I am very grateful for the few days before Katrina ruined everything, because my childhood hometown looked more beautiful and lush and graceful than ever before, and I got to relive the best parts of my memories by driving down Highway 90 with my mom, commenting on every house that we loved to talk about since I was old enough to say veranda. They lined the beach drive like beautiful ladies in a row, having an afternoon cocktail and watching the water. It hurts to know that they are not there anymore – gone along with the surge of the tide of a natural disaster. I only wish I’d taken a “before” video.

Mother’s Day redux

Published on Monday, May 10th, 2010

The holiday was first about my killing myself to get my mom’s gift to Mississippi in time for the exalted day. In spite of the fact that Joel from Brown’s Fine Art and I had conspired in the fall of last year to deal with this issue, I did not find the time to do anything about it until, oh, Monday before Mother’s Day. I painted this canvas awhile ago, but it never naturally found its home. My mother collects very fine art, so when she casually mentioned that she would like to have the painting I was very excited. I’ve painted quite a few works, and the one other painting she really liked was lost in Hurricane Katrina. I was quite eager to get this to her – but in classic fashion, I had to make it extremely complicated. First, the painting is quite large – three feet by five feet. And I didn’t really want a frame for it so much as I wanted a nice fastener to complement the provencial French antiques in her bedroom – there was enough hardwood in the room already. The solutions? Send Joel the unstretched rolled canvas. Buy thick gallery stretchers for the canvas and have them sent directly to Joel. Buy fabulous two inch wide cotton velvet ribbon and send directly to Joel. Send Joel directions for the perfect bow to festoon the top of the painting. Buy one and a half inch nailhead to attach the ribbon around the edges of the stretched canvas in a wonderful hand gold leafed finish. Great!

Not great – there is no such nailhead finished off in this way, so I have to find the size and then do it myself, since you know I am an expert at gold leafing techniques (not). When it dawned on me that I had exactly two days to arrange purchases and deliveries, get the nailhead finished and get it all to Joel with time to spare for his work. I called Troy, the concierge of my mother’s condo building, to ask him if Joel could access my mom’s condo when she wasn’t at home, and he was enthusiastically helpful in playing our little spy game to surprise her.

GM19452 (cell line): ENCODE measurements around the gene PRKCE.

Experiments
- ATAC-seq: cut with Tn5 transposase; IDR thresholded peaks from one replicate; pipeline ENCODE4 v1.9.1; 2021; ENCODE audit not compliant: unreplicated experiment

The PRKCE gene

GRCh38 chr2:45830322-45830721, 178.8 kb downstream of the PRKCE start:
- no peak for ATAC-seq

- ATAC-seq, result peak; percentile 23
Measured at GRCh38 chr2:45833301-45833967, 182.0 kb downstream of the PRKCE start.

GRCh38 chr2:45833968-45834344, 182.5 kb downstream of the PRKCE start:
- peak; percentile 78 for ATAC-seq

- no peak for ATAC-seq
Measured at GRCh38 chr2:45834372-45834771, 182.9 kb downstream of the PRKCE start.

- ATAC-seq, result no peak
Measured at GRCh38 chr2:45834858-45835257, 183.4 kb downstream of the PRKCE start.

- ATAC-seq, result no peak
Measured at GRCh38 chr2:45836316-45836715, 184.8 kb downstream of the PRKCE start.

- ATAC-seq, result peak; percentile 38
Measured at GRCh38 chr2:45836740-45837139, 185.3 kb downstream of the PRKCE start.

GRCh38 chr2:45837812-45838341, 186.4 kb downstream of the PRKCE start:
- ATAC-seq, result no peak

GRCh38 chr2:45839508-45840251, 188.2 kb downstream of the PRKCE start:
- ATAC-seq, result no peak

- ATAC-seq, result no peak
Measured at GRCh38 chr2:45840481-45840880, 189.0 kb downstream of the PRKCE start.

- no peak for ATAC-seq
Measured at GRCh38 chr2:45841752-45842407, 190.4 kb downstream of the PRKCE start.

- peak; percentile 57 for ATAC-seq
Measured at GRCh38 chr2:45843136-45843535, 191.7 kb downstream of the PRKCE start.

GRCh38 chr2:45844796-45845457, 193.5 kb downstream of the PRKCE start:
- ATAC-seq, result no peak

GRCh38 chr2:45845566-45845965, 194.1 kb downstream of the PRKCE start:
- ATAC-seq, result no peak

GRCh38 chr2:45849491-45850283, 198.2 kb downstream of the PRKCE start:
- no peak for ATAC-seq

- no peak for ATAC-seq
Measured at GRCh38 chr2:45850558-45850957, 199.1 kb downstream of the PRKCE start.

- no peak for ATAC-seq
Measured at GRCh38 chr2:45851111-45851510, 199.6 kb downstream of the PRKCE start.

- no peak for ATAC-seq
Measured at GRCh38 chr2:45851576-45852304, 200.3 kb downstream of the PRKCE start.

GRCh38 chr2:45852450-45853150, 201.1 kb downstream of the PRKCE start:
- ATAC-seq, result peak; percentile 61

At this point you may wonder why I would go through all this when I could have just sent a lovely card and flowers, but the designer in me had go ahead and finish this mission. I realize most people don’t care how many steps go into a thing hanging on the wall in someone’s house. But I knew it would be fabulous and Mom would love a surprise! So I surrendered to my project addiction and got it all together.

Mission accomplished per Joel at 4:30 PM central Saturday before Mother’s Day. The Eagle landed Sunday evening when she returned from visiting friends on the Coast. In these photos you can check out the process of leafing the nailhead, and the photos of the painting installed in her bedroom. My Mississippi conspirators pulled this off without a hitch and I can’t thank them enough!

Part two of Mother’s Day here in the ‘hood focused on relaxation, snuggles, kisses and a killer two hour mani pedi with massage. Accents of the day were flowers, tear inducing cards, and a fun three way conversation with my mom and my brother. It was perfect – thanks honey xoxo

Art and Learning in the time of Covid

Published on Tuesday, August 18th, 2020

Thank you Brandy McGill for taking the time to chat last week and for producing this story!

I find I’m writing more blog posts here than usual, because I tend to want to write when I feel grateful. Words cannot express how much our family appreciates that Noah Margo listened to the plight of displaced families like ours, got together with Laura Chism, Dr. Michael Bregy and the entire Board of Directors made it a priority to help us continue our children’s learning path in this unprecented time. I understand that the Board voted unanimously to allow our boy to take his 100% online ILC from our home in the Bay – an enormous relief! My son is sitting at his desk as I write this, as today is the first day of school!